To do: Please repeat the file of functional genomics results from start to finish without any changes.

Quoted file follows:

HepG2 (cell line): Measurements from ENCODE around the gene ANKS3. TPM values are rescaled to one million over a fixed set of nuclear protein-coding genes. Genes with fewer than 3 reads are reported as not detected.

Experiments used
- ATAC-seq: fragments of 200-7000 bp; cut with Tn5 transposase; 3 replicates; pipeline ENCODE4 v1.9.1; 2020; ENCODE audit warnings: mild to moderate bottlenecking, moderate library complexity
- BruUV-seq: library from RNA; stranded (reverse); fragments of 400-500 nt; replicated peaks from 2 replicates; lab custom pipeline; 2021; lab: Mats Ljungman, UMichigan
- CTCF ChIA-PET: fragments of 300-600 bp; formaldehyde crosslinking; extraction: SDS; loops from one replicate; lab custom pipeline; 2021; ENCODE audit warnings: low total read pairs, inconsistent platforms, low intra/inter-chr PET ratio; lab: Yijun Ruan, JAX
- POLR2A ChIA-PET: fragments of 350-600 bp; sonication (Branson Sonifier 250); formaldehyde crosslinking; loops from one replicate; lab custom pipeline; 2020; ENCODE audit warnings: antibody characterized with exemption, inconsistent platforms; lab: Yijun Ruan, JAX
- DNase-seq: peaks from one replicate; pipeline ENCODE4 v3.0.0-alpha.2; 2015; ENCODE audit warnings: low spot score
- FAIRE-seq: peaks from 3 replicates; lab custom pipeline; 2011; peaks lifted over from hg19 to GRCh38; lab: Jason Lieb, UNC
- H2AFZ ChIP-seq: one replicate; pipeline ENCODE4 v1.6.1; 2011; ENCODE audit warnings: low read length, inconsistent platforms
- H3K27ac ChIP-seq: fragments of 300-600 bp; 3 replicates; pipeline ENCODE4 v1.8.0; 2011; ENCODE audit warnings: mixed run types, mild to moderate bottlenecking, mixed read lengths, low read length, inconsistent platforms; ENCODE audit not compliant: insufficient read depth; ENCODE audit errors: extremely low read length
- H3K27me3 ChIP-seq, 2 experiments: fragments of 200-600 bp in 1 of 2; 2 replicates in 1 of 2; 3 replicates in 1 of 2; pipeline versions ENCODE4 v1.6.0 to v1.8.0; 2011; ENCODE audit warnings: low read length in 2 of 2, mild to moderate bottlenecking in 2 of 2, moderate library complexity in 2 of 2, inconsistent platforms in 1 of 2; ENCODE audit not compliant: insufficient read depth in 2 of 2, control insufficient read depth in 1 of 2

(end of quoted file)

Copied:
HepG2 (cell line): Measurements from ENCODE around the gene ANKS3. TPM values are rescaled to one million over a fixed set of nuclear protein-coding genes. Genes with fewer than 3 reads are reported as not detected.

Experiments used
- ATAC-seq: fragments of 200-7000 bp; cut with Tn5 transposase; 3 replicates; pipeline ENCODE4 v1.9.1; 2020; ENCODE audit warnings: mild to moderate bottlenecking, moderate library complexity
- BruUV-seq: library from RNA; stranded (reverse); fragments of 400-500 nt; replicated peaks from 2 replicates; lab custom pipeline; 2021; lab: Mats Ljungman, UMichigan
- CTCF ChIA-PET: fragments of 300-600 bp; formaldehyde crosslinking; extraction: SDS; loops from one replicate; lab custom pipeline; 2021; ENCODE audit warnings: low total read pairs, inconsistent platforms, low intra/inter-chr PET ratio; lab: Yijun Ruan, JAX
- POLR2A ChIA-PET: fragments of 350-600 bp; sonication (Branson Sonifier 250); formaldehyde crosslinking; loops from one replicate; lab custom pipeline; 2020; ENCODE audit warnings: antibody characterized with exemption, inconsistent platforms; lab: Yijun Ruan, JAX
- DNase-seq: peaks from one replicate; pipeline ENCODE4 v3.0.0-alpha.2; 2015; ENCODE audit warnings: low spot score
- FAIRE-seq: peaks from 3 replicates; lab custom pipeline; 2011; peaks lifted over from hg19 to GRCh38; lab: Jason Lieb, UNC
- H2AFZ ChIP-seq: one replicate; pipeline ENCODE4 v1.6.1; 2011; ENCODE audit warnings: low read length, inconsistent platforms
- H3K27ac ChIP-seq: fragments of 300-600 bp; 3 replicates; pipeline ENCODE4 v1.8.0; 2011; ENCODE audit warnings: mixed run types, mild to moderate bottlenecking, mixed read lengths, low read length, inconsistent platforms; ENCODE audit not compliant: insufficient read depth; ENCODE audit errors: extremely low read length
- H3K27me3 ChIP-seq, 2 experiments: fragments of 200-600 bp in 1 of 2; 2 replicates in 1 of 2; 3 replicates in 1 of 2; pipeline versions ENCODE4 v1.6.0 to v1.8.0; 2011; ENCODE audit warnings: low read length in 2 of 2, mild to moderate bottlenecking in 2 of 2, moderate library complexity in 2 of 2, inconsistent platforms in 1 of 2; ENCODE audit not compliant: insufficient read depth in 2 of 2, control insufficient read depth in 1 of 2